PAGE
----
Monday, May 25, 2009

War Dance directed by Sean Fine and Andrea Nix Fine

War Dance is an inspirational story about Acholi students at a northern Uganda primary school in a displacement camp who go to Kampoli to compete in the national music and dance competition. These students are living in a war zone and have survived horrendous rebel attacks from the Lord’s Resistance Army. The three stories of Nancy, Dominic and Rose are the foundation for the larger story about their hard work to compete in Kampala and the success of their group in the traditional dance competition. In this story music and dance help the children to forget their pain and strive for success.

This film strived to avoid acknowledging the crew or letting the viewer glimpse the equipment. There was only one scene where I saw a boom mike accidentally revealed in the corner of the screen. Other than that I saw no evidence of directors or crew. It was very smooth filming which gave it a more professional feeling than the previous films I have watched especially with the exclusion of the interviewer. The interviews were on scene and I never heard any questions asked but rather the interviewee told his or her story or talked about the competition and life in the war zone. There was natural lighting for much of the filming but a few scenes may have had artificial lighting. The film makers used text to give the viewer additional information such as to explain the war situation in the beginning of the film and also to elaborate on each child that the film focused on. When music was used in this film it was mainly the tribal music that the children were working on but there were also other soundtracks that would be heard once in a while.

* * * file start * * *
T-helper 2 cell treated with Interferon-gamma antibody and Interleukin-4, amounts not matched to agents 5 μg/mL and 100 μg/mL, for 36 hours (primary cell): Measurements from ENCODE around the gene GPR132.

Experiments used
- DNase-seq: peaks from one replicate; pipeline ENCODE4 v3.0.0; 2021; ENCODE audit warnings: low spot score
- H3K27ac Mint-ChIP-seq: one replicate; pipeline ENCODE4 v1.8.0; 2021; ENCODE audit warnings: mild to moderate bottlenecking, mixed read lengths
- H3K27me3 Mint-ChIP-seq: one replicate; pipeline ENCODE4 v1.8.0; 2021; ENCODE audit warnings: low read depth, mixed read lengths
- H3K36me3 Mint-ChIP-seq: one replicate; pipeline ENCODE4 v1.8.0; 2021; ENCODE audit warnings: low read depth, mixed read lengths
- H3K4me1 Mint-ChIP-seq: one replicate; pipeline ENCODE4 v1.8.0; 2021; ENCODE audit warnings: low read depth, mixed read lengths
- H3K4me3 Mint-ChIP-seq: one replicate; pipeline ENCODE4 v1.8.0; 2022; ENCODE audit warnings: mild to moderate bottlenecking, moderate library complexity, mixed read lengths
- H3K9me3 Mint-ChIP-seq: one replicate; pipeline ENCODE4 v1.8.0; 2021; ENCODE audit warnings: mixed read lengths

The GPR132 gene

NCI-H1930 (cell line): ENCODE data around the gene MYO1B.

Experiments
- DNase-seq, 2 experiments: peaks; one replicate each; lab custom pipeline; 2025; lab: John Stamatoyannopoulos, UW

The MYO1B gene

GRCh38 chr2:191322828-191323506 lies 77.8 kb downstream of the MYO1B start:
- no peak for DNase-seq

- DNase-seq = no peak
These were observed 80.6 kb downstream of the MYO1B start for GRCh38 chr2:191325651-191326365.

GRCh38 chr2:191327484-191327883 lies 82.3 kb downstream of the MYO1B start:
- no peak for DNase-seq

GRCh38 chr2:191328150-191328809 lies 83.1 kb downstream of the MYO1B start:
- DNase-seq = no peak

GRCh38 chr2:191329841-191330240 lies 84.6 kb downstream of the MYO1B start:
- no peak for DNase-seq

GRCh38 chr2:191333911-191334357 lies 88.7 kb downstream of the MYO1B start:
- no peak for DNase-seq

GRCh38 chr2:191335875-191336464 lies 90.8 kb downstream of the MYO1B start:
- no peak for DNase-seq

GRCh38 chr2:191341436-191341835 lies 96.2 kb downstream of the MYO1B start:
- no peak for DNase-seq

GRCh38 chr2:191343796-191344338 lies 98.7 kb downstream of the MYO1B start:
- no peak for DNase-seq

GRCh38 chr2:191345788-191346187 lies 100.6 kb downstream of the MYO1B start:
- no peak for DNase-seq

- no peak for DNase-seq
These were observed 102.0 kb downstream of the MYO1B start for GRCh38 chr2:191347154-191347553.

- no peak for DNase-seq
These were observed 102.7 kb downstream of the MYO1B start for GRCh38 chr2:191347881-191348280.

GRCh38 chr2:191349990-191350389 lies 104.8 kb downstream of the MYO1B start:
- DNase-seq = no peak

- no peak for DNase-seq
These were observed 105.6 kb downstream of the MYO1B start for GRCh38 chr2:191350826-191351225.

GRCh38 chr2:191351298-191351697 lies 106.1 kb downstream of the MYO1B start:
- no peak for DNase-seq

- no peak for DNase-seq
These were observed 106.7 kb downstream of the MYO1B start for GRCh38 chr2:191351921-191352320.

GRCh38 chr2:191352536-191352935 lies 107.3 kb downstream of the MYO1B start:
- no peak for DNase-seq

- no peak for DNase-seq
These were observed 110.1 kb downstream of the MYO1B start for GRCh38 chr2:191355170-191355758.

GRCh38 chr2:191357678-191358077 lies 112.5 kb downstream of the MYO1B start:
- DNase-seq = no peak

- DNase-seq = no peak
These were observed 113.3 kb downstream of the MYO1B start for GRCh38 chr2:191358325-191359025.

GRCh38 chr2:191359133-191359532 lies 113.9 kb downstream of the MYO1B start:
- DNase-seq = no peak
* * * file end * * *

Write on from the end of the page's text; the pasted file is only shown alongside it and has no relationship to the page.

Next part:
The setting for the film in northern Uganda raised questions for how the film makers achieved some of their shots. There were a few high shots looking down at the villagers that may have come from a videographer climbing a tree. When the children perform their traditional dance at the competition there is a shot from inside of their circle as they dance and I would love to know how they did it. During this scene the film makers slow down the dance and have voiceovers of the children speaking about how when they dance the camp is gone and so are their problems. This was a gorgeous way to interlay the resilience of the children to their past horrors and the healing powers of the dance and music. When each child recounts their past and how they were affected by the rebels, they are filmed with their backs to the camera in the tall grass or in a school room. I thought this was a good way to portray a difficult topic and was stronger than a typical interview or a reenactment which would have detracted from the monologue. It was impressive that the film makers were given the privilege and trust to hear the horrific stories from the children. I highly recommend this film.

No comments:

Post a Comment